Filing for bankruptcy can affect you in several different ways. For example, it gives you immediate financial relief and stops creditors from relentlessly pursuing you to collect debt. However, it will likely also cause your credit score to plummet. While some consequences may not sound ideal, the advantages of filing bankruptcy often outweigh the downsides, as it ultimately offers peace of mind and a brighter personal and financial outlook.
If your debts are overwhelming your income and you cannot see a way out, bankruptcy can help you escape financial hardship and give you a chance to start over. If you are considering this form of relief, you should know how filing for bankruptcy affects you. You should also understand the benefits of working with a local bankruptcy lawyer versus filing on your own.
Filing for Bankruptcy Affects How Debt Collectors Can Contact You
Creditors often use many intrusive methods to collect debt. Depending on the bankruptcy Chapter you choose, one of the primary benefits of filing for bankruptcy is the automatic stay.
According to the U.S. Courts, this is a ban that stops creditors from contacting you after you file a bankruptcy petition. The automatic stay means creditors must immediately stop trying to contact you via:
- Phone calls
- USPS mail
- Text messaging
- Personal contact
The automatic stay stops all collection activity that could otherwise make answering the phone and opening written mail and emails stressful. Your bankruptcy lawyer will explain when the automatic stay starts, how long it lasts, and what you can do if creditors do not abide by it.
When the bankruptcy process is complete, your remaining debt will likely be discharged, meaning you will never have to repay it. This may be available to filers of several types of bankruptcy, including Chapters 7, 11, 12, and 13. The discharge in bankruptcy is permanent, and creditors can no longer hold you responsible for discharged debts.
Debt discharge also extends the limitations of the automatic stay and prohibits creditors from contacting you about these debts. Many Chapter 7 filers can discharge most, if not all, of their debts.
Debts that cannot be discharged—or that may be difficult to discharge—include some secured debt, some liens, student loan debt, past due taxes, and debts you did not list in your bankruptcy filing.
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Filing for bankruptcy is detrimental to your credit score and will remain on your credit report for seven to ten years. In the immediate aftermath of bankruptcy, you will likely have a difficult time obtaining credit. As more time passes, qualifying for credit may be easier with timely payments.
Many bankruptcy filers must undergo credit counseling before filing for bankruptcy and debt education after filing. Post-filing debtor education aims to help you learn to manage future debt.
The potential impact on your credit score is one of the reasons deciding whether you should declare bankruptcy can be challenging. A bankruptcy attorney can review your finances and credit rating and help you make the best decision for you.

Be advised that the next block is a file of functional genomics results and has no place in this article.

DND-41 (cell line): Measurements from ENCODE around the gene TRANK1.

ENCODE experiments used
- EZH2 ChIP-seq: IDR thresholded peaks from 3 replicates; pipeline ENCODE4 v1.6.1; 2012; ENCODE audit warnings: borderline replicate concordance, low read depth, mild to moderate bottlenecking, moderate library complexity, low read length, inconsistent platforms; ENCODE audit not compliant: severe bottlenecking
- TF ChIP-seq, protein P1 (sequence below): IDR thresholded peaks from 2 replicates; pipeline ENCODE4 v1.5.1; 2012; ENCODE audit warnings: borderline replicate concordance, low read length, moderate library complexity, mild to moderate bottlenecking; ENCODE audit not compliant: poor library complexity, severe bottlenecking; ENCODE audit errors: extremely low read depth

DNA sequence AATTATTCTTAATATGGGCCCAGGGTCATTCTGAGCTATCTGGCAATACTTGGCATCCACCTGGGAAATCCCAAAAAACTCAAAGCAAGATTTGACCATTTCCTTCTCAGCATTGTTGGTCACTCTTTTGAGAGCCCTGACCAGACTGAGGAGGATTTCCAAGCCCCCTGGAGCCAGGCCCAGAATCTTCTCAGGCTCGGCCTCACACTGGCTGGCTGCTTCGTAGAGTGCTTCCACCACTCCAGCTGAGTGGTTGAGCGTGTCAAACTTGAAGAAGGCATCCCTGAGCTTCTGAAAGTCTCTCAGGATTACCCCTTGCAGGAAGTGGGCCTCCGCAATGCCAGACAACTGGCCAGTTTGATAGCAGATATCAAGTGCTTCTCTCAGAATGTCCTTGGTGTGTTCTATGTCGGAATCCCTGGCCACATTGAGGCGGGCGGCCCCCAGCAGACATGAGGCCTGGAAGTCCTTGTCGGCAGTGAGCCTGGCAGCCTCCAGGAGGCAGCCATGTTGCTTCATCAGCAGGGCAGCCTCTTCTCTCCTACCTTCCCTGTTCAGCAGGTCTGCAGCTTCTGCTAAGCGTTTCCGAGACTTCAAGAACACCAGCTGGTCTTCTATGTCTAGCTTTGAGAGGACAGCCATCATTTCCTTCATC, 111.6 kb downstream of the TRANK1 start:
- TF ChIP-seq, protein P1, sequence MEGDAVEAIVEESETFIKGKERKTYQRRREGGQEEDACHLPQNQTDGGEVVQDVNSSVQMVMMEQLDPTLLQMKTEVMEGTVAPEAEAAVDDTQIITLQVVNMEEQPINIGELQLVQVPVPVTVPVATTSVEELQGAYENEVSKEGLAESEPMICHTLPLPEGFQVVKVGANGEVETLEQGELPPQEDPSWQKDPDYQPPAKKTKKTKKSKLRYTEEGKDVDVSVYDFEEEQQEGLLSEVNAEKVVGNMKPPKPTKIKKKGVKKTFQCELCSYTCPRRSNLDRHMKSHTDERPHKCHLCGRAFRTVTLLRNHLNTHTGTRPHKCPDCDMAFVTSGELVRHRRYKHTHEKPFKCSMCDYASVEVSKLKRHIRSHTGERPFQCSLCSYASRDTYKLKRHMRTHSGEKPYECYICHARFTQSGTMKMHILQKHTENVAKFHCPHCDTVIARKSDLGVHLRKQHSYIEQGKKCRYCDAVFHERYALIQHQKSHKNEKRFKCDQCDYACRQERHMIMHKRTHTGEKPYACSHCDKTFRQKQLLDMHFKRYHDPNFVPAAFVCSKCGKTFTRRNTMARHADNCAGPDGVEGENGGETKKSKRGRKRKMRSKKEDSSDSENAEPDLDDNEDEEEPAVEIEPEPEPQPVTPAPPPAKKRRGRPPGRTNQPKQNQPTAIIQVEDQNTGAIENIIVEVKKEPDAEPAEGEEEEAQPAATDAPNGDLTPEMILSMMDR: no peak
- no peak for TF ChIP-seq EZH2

Chapter 7 bankruptcy typically allows the filer to retain all of their personal assets and property. This can be a huge relief when you want to keep possession of your home, car, and other exempt property.
According to the U.S. Courts, you must disclose your financial assets and liabilities and undergo a means test to determine whether you qualify. If your assets exceed a certain value, Chapter 7 bankruptcy will not be an option for you.
Your credit score is not likely to affect your current job. However, if you must search for a new job in the future, filing for bankruptcy may affect your ability to gain employment.
Many employers conduct background checks when choosing viable candidates for job openings. While filing for bankruptcy will not directly impact your job or career, poor credit might. This is especially true if your chosen career is in the financial industry or government.
Like many bankruptcy filers, you likely have several questions about declaring bankruptcy. A lawyer can explain the filing process, gather and review the necessary financial documents, and explain which assets you can keep.
Working with a lawyer also means they can clarify bankruptcy law and help you navigate the many forms and schedules the court requires. Many will review your case at no cost or obligation and represent you when dealing with the trustee and in all court sessions.
The Bankruptcy Chapter You File Under Can Affect Your Outcome
Bankruptcy is divided into various Chapters depending on your personal and business circumstances. Common bankruptcy Chapters include:
- Chapter 7: For individuals and small businesses that pass the means test
- Chapter 11: For large businesses and corporations to reorganize debt
- Chapter 12: For family farmers and fishermen to restructure debt
- Chapter 13: For individuals and businesses that cannot pass the means test
This list is in no way exhaustive. Your bankruptcy attorney will work with you to determine the right Chapter for you to provide optimal financial relief.
Declaring bankruptcy can give you relief from debt and the opportunity to restart your financial life. When you choose this option, you should be aware of all the ways filing for bankruptcy affects you, as well as any alternatives to bankruptcy that may be possible in your situation.
Learn more about the filing process by contacting one of our team members at Farmer & Morris Law, PLLC today.